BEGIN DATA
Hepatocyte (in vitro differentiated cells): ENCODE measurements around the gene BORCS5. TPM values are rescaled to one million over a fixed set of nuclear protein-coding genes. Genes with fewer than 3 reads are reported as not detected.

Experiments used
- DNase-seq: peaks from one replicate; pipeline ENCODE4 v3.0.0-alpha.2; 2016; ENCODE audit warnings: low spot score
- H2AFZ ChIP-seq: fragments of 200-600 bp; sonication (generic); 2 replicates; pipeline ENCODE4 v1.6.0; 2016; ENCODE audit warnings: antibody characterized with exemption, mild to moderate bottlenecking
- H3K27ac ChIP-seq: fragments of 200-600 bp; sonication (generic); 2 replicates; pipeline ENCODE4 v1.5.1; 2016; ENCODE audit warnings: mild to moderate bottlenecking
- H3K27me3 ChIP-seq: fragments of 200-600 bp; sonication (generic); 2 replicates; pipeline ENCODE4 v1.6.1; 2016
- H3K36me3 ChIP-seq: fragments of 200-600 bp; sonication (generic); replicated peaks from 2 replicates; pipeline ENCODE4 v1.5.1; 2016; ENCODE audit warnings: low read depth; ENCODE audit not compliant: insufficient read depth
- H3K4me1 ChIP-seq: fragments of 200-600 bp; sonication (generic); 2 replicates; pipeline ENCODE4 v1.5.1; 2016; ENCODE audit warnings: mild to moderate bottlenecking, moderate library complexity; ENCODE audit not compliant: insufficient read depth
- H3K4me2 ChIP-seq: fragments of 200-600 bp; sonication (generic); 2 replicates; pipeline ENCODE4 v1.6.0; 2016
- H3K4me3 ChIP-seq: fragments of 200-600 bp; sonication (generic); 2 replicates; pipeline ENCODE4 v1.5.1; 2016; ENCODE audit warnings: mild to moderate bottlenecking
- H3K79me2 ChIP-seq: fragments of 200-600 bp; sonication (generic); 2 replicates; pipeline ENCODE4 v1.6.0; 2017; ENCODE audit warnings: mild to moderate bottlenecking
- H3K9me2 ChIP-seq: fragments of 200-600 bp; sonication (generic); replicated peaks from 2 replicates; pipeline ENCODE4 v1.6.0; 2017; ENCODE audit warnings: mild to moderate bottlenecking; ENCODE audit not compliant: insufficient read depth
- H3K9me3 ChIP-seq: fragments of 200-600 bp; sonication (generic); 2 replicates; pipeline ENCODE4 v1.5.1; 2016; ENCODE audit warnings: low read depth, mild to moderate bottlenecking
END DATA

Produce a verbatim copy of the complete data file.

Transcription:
Hepatocyte (in vitro differentiated cells): ENCODE measurements around the gene BORCS5. TPM values are rescaled to one million over a fixed set of nuclear protein-coding genes. Genes with fewer than 3 reads are reported as not detected.

Experiments used
- DNase-seq: peaks from one replicate; pipeline ENCODE4 v3.0.0-alpha.2; 2016; ENCODE audit warnings: low spot score
- H2AFZ ChIP-seq: fragments of 200-600 bp; sonication (generic); 2 replicates; pipeline ENCODE4 v1.6.0; 2016; ENCODE audit warnings: antibody characterized with exemption, mild to moderate bottlenecking
- H3K27ac ChIP-seq: fragments of 200-600 bp; sonication (generic); 2 replicates; pipeline ENCODE4 v1.5.1; 2016; ENCODE audit warnings: mild to moderate bottlenecking
- H3K27me3 ChIP-seq: fragments of 200-600 bp; sonication (generic); 2 replicates; pipeline ENCODE4 v1.6.1; 2016
- H3K36me3 ChIP-seq: fragments of 200-600 bp; sonication (generic); replicated peaks from 2 replicates; pipeline ENCODE4 v1.5.1; 2016; ENCODE audit warnings: low read depth; ENCODE audit not compliant: insufficient read depth
- H3K4me1 ChIP-seq: fragments of 200-600 bp; sonication (generic); 2 replicates; pipeline ENCODE4 v1.5.1; 2016; ENCODE audit warnings: mild to moderate bottlenecking, moderate library complexity; ENCODE audit not compliant: insufficient read depth
- H3K4me2 ChIP-seq: fragments of 200-600 bp; sonication (generic); 2 replicates; pipeline ENCODE4 v1.6.0; 2016
- H3K4me3 ChIP-seq: fragments of 200-600 bp; sonication (generic); 2 replicates; pipeline ENCODE4 v1.5.1; 2016; ENCODE audit warnings: mild to moderate bottlenecking
- H3K79me2 ChIP-seq: fragments of 200-600 bp; sonication (generic); 2 replicates; pipeline ENCODE4 v1.6.0; 2017; ENCODE audit warnings: mild to moderate bottlenecking
- H3K9me2 ChIP-seq: fragments of 200-600 bp; sonication (generic); replicated peaks from 2 replicates; pipeline ENCODE4 v1.6.0; 2017; ENCODE audit warnings: mild to moderate bottlenecking; ENCODE audit not compliant: insufficient read depth
- H3K9me3 ChIP-seq: fragments of 200-600 bp; sonication (generic); 2 replicates; pipeline ENCODE4 v1.5.1; 2016; ENCODE audit warnings: low read depth, mild to moderate bottlenecking